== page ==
I have never regretted it. Not having to write a thesis or a paper, or sweat over an MA, and all that.
Of course, if I could have been paid to potter about the libraries of the world, that would have been ideal, but the strings attached seemed too much for me.
So although people associate me with performing, clowning, juggling, circus, etc - I have to admit I did all that because (a) it kept me fit and outgoing, to counterbalance all the reading at a desk (b) to earn money in as short a time as possible, leaving loads of free time to read and research.
And I just follow my nose to what interests me. I can dedicate time as I choose. I once spent about three years studying astrology, not just the popular stuff but quite esoteric interpretations, and also computer programs related to it, etc (they were pretty primitive in the 1980s).
I love serendipity and cross-referencing, and the internet has increased the possibilities enormously.
So recently I:
- Planned to set up a blog about scams, cons, hoaxes, forgeries, tricksters, etc, and decided to us one of my favourite Bosch images, of the street magician, complete with pickpocket working the crowd.
- I spotted one odd face in the crowd, who seems almost like just a head...and it reminded me of something
- Digging back in my mind, I uncovered the memory of a book about Bosch's Millennium (often called The Garden of Earthly Delights), and this particular author, analysing the picture, highlighted the face in the bottom right corner of the centrepiece, which he suggested was the Grand Master of a heretical sect called The Adamites, who did not believe in Original Sin (amongst other things), a group he thought Bosch belonged to. I thought these faces uncannily similar. Other researchers have suggested that the image below is a self-portrait of Bosch as a younger man.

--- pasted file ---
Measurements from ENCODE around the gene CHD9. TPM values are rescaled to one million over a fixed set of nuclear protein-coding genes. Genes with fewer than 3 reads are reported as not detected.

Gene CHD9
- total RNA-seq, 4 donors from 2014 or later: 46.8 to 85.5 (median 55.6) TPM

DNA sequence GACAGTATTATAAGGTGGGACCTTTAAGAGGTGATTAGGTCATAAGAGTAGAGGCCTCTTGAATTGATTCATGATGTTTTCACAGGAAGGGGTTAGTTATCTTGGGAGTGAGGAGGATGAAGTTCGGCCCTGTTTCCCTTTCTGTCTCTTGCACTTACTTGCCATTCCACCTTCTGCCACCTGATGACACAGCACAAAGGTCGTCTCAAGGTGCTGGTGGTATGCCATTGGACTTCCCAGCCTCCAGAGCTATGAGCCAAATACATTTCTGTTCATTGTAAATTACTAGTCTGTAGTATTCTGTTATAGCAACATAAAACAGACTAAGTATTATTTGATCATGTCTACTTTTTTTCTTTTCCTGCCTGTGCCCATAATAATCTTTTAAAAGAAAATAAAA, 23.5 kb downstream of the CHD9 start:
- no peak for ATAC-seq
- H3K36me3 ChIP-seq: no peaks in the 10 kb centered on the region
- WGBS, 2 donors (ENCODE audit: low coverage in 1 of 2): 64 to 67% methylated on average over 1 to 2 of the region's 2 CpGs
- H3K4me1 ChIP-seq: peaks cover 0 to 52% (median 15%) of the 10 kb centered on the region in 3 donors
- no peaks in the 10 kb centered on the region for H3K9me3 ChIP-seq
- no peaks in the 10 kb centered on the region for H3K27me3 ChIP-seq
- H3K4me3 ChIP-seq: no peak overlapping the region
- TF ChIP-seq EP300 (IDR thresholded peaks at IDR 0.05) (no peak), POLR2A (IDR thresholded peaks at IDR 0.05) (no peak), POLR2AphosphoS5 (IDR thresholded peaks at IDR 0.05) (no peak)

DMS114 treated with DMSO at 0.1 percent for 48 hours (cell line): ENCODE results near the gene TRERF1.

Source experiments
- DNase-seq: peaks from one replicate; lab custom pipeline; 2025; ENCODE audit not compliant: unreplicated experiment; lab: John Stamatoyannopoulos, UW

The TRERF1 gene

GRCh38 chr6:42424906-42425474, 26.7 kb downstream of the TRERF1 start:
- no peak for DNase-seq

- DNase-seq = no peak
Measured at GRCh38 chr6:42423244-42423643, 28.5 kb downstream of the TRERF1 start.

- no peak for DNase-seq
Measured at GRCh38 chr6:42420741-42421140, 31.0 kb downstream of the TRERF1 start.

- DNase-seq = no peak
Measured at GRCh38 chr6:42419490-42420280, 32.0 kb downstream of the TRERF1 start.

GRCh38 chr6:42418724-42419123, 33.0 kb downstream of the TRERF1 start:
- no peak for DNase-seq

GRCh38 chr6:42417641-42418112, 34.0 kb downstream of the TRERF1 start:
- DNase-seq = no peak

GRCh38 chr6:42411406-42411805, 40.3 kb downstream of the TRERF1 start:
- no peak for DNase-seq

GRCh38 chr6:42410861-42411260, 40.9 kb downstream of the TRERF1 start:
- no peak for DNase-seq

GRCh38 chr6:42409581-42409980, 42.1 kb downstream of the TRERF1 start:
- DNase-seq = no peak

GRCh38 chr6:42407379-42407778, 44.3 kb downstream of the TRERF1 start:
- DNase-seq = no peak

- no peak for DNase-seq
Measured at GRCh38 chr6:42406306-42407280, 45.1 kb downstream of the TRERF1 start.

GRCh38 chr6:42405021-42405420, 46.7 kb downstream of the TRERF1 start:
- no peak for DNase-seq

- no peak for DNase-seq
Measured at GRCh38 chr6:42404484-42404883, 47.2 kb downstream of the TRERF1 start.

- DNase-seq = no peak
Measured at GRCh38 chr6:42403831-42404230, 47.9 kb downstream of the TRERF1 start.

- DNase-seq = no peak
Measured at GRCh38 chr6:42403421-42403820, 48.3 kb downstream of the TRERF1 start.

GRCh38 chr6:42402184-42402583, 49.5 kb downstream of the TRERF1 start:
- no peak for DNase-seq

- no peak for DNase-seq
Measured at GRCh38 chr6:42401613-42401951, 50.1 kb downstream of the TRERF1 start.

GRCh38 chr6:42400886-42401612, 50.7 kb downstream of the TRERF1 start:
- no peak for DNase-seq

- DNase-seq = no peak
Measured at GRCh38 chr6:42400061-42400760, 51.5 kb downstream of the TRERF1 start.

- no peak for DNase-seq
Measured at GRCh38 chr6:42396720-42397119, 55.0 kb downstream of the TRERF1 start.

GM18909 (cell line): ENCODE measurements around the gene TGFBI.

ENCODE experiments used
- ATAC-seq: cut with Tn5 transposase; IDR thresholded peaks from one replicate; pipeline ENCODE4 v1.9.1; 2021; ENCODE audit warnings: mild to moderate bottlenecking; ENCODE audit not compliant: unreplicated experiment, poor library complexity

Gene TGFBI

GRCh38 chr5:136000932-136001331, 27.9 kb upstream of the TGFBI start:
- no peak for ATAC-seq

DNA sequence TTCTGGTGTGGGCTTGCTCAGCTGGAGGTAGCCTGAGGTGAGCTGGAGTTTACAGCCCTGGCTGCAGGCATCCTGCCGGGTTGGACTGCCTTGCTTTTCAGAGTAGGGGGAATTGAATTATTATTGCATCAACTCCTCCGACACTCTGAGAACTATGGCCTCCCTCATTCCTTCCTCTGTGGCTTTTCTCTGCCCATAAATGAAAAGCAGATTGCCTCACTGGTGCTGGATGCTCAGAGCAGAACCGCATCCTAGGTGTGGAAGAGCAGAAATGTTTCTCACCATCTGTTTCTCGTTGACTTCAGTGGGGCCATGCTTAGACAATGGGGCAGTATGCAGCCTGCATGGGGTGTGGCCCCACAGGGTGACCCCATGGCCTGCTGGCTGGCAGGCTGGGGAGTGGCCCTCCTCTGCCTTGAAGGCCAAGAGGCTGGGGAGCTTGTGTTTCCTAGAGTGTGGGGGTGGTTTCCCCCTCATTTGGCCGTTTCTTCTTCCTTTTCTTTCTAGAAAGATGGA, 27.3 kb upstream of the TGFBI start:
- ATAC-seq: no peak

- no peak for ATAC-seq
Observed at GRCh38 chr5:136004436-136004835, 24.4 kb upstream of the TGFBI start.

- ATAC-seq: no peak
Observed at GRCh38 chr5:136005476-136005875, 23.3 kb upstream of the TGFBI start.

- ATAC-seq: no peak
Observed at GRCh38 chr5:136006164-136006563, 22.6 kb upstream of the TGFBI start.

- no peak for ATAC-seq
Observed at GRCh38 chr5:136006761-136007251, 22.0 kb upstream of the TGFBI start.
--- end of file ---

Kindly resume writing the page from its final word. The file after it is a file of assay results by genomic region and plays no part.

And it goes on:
- Believe what you like, but I may pursue some of this. Just for the hell (or heaven) of it.
- I have also been reading Joseph Campbell's book about James Joyce - "Mythic Worlds, Modern Words" in which he relates Joyce's major works to Dante's Divine Comedy.
- I have never read the Commedia, and it looks like a lot of poetry to get through, so have started with a comic book version, just to get the shape of it all.
- Which brings me back to Heaven, Hell, Purgatory, etc, as perceived by 13th and 15th Century artists. Just an average day in a random researcher's life. It's hard to know where I might end up.
- She lit a burner on the stove
And offered me a pipe
“I thought you’d never say hello,” she said
“You look like the silent type”
Then she opened up a book of poems
And handed it to me
Written by an Italian poet
From the thirteenth century
And every one of them words rang true
And glowed like burnin’ coal
Pourin’ off of every page
Like it was written in my soul from me to you
Tangled up in blue